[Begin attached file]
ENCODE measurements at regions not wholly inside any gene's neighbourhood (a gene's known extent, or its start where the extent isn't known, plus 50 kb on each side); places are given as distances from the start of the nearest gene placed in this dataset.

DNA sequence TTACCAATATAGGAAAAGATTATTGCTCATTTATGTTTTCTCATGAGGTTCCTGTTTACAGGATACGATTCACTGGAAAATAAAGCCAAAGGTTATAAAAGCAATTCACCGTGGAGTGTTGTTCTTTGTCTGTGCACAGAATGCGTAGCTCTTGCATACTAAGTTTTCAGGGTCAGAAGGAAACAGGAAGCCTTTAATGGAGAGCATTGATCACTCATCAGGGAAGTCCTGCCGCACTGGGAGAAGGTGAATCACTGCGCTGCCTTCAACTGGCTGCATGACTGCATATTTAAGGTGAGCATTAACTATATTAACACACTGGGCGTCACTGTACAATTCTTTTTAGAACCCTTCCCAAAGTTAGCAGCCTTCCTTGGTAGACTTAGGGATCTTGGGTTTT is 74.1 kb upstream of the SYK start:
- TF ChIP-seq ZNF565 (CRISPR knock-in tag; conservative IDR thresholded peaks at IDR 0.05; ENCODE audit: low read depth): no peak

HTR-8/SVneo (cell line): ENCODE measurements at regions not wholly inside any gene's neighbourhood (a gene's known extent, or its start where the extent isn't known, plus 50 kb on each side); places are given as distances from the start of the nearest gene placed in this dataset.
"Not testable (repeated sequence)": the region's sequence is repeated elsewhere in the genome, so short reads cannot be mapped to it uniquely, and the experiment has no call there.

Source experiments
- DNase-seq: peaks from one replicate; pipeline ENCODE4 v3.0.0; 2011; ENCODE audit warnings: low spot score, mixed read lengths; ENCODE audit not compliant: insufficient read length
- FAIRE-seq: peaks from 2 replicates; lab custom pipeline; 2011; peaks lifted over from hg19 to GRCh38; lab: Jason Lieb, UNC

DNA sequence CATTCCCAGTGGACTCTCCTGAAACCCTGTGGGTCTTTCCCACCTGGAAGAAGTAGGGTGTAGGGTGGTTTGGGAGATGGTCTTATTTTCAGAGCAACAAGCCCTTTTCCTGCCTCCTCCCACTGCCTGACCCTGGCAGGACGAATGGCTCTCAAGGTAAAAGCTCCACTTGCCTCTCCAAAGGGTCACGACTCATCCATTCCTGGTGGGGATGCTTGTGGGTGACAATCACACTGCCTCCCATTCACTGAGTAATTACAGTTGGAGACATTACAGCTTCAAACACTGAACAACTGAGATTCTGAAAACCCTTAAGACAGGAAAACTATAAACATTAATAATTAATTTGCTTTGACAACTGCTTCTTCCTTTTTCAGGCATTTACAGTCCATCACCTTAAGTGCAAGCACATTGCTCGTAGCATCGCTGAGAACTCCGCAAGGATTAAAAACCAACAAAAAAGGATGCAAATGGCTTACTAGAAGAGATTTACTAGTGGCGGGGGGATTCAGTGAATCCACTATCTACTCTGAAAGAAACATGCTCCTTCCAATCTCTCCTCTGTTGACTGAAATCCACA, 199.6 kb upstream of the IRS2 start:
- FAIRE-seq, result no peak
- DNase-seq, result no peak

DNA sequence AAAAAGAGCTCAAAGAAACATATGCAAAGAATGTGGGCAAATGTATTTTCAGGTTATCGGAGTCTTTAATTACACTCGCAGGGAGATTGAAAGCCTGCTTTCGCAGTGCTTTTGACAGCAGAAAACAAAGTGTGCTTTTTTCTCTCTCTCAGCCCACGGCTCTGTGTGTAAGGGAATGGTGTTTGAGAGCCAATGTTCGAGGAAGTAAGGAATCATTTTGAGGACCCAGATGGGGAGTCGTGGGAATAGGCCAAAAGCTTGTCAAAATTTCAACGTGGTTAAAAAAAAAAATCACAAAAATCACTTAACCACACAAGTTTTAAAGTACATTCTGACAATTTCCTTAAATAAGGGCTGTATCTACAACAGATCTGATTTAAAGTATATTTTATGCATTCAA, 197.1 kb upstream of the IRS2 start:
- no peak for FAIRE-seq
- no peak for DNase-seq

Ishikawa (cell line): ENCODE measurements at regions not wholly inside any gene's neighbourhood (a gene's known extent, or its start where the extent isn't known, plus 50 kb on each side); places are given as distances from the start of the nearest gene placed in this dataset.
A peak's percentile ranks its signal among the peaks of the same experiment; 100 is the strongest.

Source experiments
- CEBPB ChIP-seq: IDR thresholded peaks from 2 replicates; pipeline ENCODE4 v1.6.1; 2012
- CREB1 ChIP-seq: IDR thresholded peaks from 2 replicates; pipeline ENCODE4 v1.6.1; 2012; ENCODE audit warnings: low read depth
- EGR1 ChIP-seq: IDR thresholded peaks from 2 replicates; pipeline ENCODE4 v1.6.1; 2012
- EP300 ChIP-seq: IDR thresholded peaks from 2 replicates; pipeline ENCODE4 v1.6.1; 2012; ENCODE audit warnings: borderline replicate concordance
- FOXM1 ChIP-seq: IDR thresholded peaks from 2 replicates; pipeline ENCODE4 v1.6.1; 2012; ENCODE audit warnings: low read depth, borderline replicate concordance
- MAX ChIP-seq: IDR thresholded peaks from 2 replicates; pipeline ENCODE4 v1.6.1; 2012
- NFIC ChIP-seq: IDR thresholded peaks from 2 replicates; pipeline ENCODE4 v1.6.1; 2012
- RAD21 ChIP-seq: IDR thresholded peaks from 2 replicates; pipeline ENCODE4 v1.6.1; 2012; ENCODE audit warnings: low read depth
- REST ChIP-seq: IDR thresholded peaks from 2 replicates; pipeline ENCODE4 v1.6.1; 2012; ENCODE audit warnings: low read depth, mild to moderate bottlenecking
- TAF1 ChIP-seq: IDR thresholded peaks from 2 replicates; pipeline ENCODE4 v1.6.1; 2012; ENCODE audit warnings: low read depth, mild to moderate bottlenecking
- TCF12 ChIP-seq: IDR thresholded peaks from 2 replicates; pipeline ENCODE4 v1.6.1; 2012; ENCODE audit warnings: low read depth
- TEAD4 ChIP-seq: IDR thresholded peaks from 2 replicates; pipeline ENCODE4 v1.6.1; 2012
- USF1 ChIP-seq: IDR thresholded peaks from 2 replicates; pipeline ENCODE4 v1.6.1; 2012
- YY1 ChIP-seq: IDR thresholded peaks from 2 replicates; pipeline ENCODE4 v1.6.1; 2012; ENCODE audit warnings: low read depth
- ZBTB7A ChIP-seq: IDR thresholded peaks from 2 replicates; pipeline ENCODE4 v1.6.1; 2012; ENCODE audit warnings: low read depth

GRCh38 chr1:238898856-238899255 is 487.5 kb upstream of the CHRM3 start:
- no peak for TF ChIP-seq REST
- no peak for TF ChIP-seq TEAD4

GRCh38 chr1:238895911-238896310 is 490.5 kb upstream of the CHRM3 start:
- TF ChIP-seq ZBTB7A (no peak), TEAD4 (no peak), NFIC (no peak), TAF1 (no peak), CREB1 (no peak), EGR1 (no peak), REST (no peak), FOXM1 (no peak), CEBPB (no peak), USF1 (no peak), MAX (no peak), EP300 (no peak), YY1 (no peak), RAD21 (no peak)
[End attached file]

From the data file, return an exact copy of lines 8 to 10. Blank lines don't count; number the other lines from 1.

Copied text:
- FAIRE-seq: peaks from 2 replicates; lab custom pipeline; 2011; peaks lifted over from hg19 to GRCh38; lab: Jason Lieb, UNC

DNA sequence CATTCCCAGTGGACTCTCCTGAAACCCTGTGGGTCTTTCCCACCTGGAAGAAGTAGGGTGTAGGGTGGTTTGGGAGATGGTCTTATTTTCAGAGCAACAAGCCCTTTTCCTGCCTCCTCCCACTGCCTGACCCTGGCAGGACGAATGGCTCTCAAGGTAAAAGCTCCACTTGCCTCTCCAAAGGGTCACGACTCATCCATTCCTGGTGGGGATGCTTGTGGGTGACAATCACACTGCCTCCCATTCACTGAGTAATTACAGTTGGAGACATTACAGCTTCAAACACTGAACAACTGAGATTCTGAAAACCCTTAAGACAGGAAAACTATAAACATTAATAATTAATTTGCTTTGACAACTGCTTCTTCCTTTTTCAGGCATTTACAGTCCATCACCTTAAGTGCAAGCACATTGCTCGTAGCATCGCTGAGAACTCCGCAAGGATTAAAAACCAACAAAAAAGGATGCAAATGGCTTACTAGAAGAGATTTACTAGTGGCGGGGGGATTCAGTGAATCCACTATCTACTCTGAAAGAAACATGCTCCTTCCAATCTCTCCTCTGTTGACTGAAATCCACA, 199.6 kb upstream of the IRS2 start:
- FAIRE-seq, result no peak